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Summing and Multiplying NaNs: Use cases??? 3

Posted by Brett Shoelson,

Contents

nancumsum() , nancumprod()

This week, instead of Picking a single file for highlighting, I would like to pose a couple of questions.

Many years ago, in 2007 shortly after I started working for MathWorks, I needed at one point to calculate the cumulative sum of a vector, ignoring NaNs. Quite honestly, I don’t even remember why I needed to do so; perhaps it was to help a customer.

Searching the MATLAB documentation, I quickly found my way to nansum in the Statistics and Machine Learning Toolbox. (This, of course, was before “Machine Learning” was included in the name of that tool!) But that function didn’t do what I needed.

Undaunted, I wrote my own version of nancumsum and promptly shared it on the File Exchange. Following a flurry of emails addressing this contribution, I modified the function to provide additional modes of operation. In its current form, there are four modes:

  1. REPLACE NaNs with zeros; (this is the default behavior).
  2. MAINTAIN NaNs as position holders; (that is, skip NaNs without reset).
  3. RESET sum on NaNs, replacing NaNs with zeros.
  4. RESET sum on NaNs, maintaining NaNs as position holders.

Just because it was easy to do, I also shared nancumprod, which multiplies cumulatively in a similar vein.

In the ten years since I shared those files, they have been downloaded thousands of times. (nancumsum is clearly way ahead of nancumprod in the number of downloads.) And the reviews have been quite good. (MATLABber extraordinaire Urs Schwarz pronounced it “a trouvaille of paramount importance to this community,” and suggested that it “should have been in [MATLAB] stock for a long time.” Thanks for that, Urs! ;) ) The functions–especially nancumsum–remain popular to this day.

My Questions

So now I’m wondering why they’ve been so popular for so long. Just how are people using nancumsum and nancumprod?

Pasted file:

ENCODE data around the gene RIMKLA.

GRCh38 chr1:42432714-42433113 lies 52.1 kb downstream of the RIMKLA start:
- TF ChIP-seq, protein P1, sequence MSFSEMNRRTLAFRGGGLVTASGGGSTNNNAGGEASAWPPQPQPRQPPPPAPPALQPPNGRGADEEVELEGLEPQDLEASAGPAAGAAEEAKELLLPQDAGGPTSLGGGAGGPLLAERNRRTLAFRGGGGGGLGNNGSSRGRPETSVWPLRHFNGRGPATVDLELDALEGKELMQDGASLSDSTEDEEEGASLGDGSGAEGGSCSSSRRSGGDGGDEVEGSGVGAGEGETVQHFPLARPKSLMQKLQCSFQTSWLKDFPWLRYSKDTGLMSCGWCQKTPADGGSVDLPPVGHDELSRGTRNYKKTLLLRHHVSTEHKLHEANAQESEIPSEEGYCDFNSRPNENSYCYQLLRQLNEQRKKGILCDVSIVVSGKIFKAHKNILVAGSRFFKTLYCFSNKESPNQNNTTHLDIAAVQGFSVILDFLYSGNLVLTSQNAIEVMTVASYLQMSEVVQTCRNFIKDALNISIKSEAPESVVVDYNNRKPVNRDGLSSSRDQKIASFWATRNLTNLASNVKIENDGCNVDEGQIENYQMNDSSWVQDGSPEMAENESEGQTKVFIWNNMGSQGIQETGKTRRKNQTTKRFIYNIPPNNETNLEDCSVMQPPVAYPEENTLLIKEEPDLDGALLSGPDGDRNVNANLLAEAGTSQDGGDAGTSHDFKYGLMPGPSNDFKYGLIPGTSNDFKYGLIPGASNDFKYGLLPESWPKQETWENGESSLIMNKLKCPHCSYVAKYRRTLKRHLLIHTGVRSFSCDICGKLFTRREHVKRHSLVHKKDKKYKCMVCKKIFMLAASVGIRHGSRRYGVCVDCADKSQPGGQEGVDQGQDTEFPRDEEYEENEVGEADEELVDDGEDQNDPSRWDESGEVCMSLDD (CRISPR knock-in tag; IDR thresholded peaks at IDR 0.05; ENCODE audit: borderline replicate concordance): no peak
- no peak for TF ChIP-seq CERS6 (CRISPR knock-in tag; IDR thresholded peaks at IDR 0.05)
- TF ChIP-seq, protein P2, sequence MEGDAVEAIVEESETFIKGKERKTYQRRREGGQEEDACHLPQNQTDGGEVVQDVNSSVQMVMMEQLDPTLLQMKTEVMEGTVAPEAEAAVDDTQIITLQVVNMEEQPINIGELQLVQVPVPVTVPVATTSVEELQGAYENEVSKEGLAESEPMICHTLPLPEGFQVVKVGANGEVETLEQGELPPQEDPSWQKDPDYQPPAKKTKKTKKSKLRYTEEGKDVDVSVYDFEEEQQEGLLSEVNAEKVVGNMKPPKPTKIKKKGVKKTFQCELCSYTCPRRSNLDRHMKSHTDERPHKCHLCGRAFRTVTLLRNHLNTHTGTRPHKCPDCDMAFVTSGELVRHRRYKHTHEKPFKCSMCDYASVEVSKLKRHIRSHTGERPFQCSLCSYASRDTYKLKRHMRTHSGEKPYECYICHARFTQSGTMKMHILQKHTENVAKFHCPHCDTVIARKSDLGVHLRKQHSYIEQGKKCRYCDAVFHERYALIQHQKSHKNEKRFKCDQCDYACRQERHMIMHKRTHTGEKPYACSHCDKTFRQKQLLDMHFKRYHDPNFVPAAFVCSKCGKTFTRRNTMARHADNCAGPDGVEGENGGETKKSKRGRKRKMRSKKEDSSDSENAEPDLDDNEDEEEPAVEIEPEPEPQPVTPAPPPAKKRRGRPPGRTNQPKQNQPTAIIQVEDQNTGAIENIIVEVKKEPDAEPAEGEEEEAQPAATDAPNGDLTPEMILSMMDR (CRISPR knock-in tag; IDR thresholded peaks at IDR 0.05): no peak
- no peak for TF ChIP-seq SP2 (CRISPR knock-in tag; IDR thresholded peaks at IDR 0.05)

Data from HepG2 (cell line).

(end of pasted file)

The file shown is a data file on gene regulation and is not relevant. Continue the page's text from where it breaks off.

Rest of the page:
And more importantly: are those who are still using those functions aware that the cumsum function now has a “nanflag” to specify that NaNs are to be ignored? (In fact, ‘omitnan’ works as of R2016b in cumsum, cummin, and cummax; and as of R2017a in prod and cumprod.)

For your consideration

A = [3 5 NaN 9 0 NaN]
A =
  3     5   NaN     9     0   NaN
B = nancumsum(A,2,1) % Work along the second (row) dimension, using mode 1
B =
  3     8     8    17    17    17
C = cumsum(A,'omitnan')
C =
  3     8     8    17    17    17

We see that the default mode of nancumsum is obviated by the new support for ignoring NaNs in cumsum!

There are other modes of nancumsum, not supported by the MATLAB functions:

B2 = nancumsum(A,2,2)
B2 =
   3     8   NaN    17    17   NaN
B3 = nancumsum(A,2,3)
B3 =
   3     8     0     9     9     0
B4 = nancumsum(A,2,4)
B4 =
   3     8   NaN     9     9   NaN

Does anyone have any thoughts to share on the subject? Should I leave the files on the Exchange, or should I remove them to promote usage of the fully supported MATLAB functions? Do the alternate modes justify keeping the files alive?

Your thoughts and comments on the topic are very welcome!

Get the MATLAB code

Published with MATLAB® R2017a

3 CommentsOldest to Newest

Joanne Williams replied on : 1 of 3

Please leave the files on the file exchange. People will occasionally need them for legacy code, especially when passed on by a colleague who might not have built a neat library of their file exchange downloads. Also there will be users who are stuck with an old version of Matlab because of slow admin.

Perhaps there’s a role for a file exchange archive section for code contributions that are now in default Matlab, or superseded by better code contributions?

Bruce replied on : 2 of 3

I’d leave them, but add a section right at the front of a readme file that says “many of these routines have been replaced by built-in matlab functions. You may be better off using them rather than these.”

@Joanne, Bruce:
Thanks for the input. I’m inclined to leave them, with a note (as you suggested, Bruce). I’m still interested in hearing use cases, though. Are there rationales for adding modes 2–4 to the MATLAB functions?
Cheers,
Brett

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